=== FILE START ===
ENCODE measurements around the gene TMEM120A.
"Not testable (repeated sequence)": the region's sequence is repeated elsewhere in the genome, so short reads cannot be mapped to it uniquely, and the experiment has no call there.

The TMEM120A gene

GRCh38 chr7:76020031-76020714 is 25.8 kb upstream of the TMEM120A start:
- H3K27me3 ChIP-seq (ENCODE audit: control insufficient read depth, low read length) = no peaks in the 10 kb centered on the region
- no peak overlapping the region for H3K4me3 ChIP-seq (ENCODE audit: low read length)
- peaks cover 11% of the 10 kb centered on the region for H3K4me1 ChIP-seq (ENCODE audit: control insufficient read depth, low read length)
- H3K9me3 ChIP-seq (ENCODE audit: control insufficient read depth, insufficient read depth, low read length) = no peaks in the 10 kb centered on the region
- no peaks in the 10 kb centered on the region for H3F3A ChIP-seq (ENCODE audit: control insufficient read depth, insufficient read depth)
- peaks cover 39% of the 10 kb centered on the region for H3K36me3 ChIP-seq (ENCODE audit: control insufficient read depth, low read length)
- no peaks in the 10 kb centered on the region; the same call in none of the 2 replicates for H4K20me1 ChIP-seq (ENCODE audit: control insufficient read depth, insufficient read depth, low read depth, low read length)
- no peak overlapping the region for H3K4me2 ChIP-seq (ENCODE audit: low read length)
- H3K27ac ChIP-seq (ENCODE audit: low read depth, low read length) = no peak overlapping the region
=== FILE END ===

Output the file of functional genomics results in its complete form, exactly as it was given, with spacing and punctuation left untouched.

ENCODE measurements around the gene TMEM120A.
"Not testable (repeated sequence)": the region's sequence is repeated elsewhere in the genome, so short reads cannot be mapped to it uniquely, and the experiment has no call there.

The TMEM120A gene

GRCh38 chr7:76020031-76020714 is 25.8 kb upstream of the TMEM120A start:
- H3K27me3 ChIP-seq (ENCODE audit: control insufficient read depth, low read length) = no peaks in the 10 kb centered on the region
- no peak overlapping the region for H3K4me3 ChIP-seq (ENCODE audit: low read length)
- peaks cover 11% of the 10 kb centered on the region for H3K4me1 ChIP-seq (ENCODE audit: control insufficient read depth, low read length)
- H3K9me3 ChIP-seq (ENCODE audit: control insufficient read depth, insufficient read depth, low read length) = no peaks in the 10 kb centered on the region
- no peaks in the 10 kb centered on the region for H3F3A ChIP-seq (ENCODE audit: control insufficient read depth, insufficient read depth)
- peaks cover 39% of the 10 kb centered on the region for H3K36me3 ChIP-seq (ENCODE audit: control insufficient read depth, low read length)
- no peaks in the 10 kb centered on the region; the same call in none of the 2 replicates for H4K20me1 ChIP-seq (ENCODE audit: control insufficient read depth, insufficient read depth, low read depth, low read length)
- no peak overlapping the region for H3K4me2 ChIP-seq (ENCODE audit: low read length)
- H3K27ac ChIP-seq (ENCODE audit: low read depth, low read length) = no peak overlapping the region